This is a particular challenge for the NDP, a party suffering from the reality that it has never governed the country and the perception that it is incapable of managing the economy. Facts don’t support the latter claim: at the provincial level, New Democrats have delivered more budget surpluses per year in government than their Liberal or Tory counterparts. The party’s icon, Saskatchewan Premier Tommy Douglas, balanced the books before introducing new social programs including the forerunner to medicare. That legacy has been undermined by the Rae government in Ontario and a small but vocal collection of activists who demand the embrace of ever-growing government, deficit spending and punitive taxes as a way to demonstrate solidarity with some long-dead socialist ideal.
That this group, not organized around any leader or policy, does not hold much sway over the party’s day-to-day operations, and never has, does not stop the media from trotting out this or that disaffected Marxist come election time. The left critic will loudly denounce the NDP for, once again, campaigning as a moderate social democratic party, and then – to the delight of the Toronto-centred and Liberal-leaning national media – will usually announce that because the NDP is not left enough they will have to vote Liberal to stop the Conservatives. No, it doesn’t make any sense to me either.
The key to the NDP winning the economic argument in 2015 is more political than policy-based: the party must show competence and discipline during the campaign by sticking to a very short list of commitments and giving a clear “no” to those within the party or the broader left who will, undoubtedly, demand much more. Mulcair has so far stayed firm and on track: rejecting personal or consumption tax increases and embracing reductions in the small business tax while calling for job creation and daycare. Mulcair is well prepared with a list of practical if unexciting consumer protection initiatives, such as reducing ATM fees, which helped Jack Layton establish a middle-class beachhead in 2011. Mulcair’s signature policies, such as a national $15-a-day daycare program, appeal to traditional left voters without alienating moderates.
The Liberals dream of the NDP doing a buffalo jump toward socialism or chewing its own ideological tail off, a spectacle that they hope would divert attention from Trudeau’s meagre and contradictory policy offerings. The Liberals have been all over the economic map in the two years since Trudeau was anointed the fourth in a line of so-far disastrous post-Chrétien saviours. From endorsing the purchase of the Nexen oil company by CNOOC, a corporation controlled by the Chinese military, to contradictory positions on pipelines and free trade, Trudeau talks a lot about the middle class, but his policies – such as the May announcement of higher taxes for the very wealthy and cuts for the middle class – would not help most Canadians. What they do is advance the Liberals’ policy narrative for the campaign.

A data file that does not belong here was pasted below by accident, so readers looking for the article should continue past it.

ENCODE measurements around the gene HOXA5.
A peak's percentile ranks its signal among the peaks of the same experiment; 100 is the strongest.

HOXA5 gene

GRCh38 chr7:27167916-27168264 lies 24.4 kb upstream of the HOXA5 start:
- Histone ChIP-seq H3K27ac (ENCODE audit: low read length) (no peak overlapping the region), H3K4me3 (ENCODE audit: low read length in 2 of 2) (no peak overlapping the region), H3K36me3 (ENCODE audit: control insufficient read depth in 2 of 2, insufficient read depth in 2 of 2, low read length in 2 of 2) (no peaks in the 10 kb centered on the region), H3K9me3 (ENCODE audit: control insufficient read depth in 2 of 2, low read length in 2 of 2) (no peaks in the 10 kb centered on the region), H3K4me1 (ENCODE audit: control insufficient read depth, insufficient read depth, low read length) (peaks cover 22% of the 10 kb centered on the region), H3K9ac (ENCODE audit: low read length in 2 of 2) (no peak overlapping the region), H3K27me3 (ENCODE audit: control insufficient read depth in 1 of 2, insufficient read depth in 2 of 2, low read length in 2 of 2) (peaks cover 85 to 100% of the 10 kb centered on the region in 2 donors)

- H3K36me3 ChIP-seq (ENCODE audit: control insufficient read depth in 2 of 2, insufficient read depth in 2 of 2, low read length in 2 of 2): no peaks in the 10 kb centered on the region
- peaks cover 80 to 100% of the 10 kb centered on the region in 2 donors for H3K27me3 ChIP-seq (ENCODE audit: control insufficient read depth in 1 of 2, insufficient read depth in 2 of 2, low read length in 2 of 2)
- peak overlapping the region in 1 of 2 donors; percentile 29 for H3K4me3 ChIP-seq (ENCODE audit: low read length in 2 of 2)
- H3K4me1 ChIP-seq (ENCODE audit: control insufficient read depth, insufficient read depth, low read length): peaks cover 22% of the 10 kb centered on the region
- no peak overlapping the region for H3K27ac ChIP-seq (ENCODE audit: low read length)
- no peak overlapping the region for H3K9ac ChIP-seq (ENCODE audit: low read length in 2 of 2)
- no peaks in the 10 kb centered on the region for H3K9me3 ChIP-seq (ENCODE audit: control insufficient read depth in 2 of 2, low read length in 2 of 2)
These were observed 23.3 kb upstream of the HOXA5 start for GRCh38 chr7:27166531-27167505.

The Liberals’ policy playbook is clear and well tested. Run to the left with a campaign of loudly progressive words and deliberately vague policies, forcing the NDP to choose between a race to the left or a public confrontation with extreme elements of its own base. Either way Liberals think they can win. Their history as a centrist governing party and – paradoxically – their history of doing the opposite in government from what they say they will do during campaigns allows them to position themselves further to the rhetorical left than the NDP without suffering serious consequences. Simply, most people don’t believe the Liberals when they say they’ll govern from the left; the party long ago learned that people not believing what you say offers distinct political advantages. Mulcair has much less room for movement: any hint of embracing a tax-and-spend platform will send moderate swing voters over to Trudeau.
Security and C-51
Following the attacks on servicemen and Parliament in Quebec and Ottawa in October 2014, the Conservatives pushed Bill C-51 through Parliament, in the process misjudging voters’ willingness to sacrifice real freedoms to protect against unspecified terrorist threats. The legislation faced quick and concerted resistance from a range of unlikely allies, from civil liberties groups to firearms owners and the police. Initial public sympathy was strong: in the face of the October attacks many were willing to listen to any proposal that could stop future attacks. But as the details of the bill become known, support withered. The Conservatives amended the bill, ensuring that nonviolent groups could not be classed as terrorists and removing the power of CSIS to make arrests, but C-51 became a symbol of a government many Canadians see as increasingly authoritarian.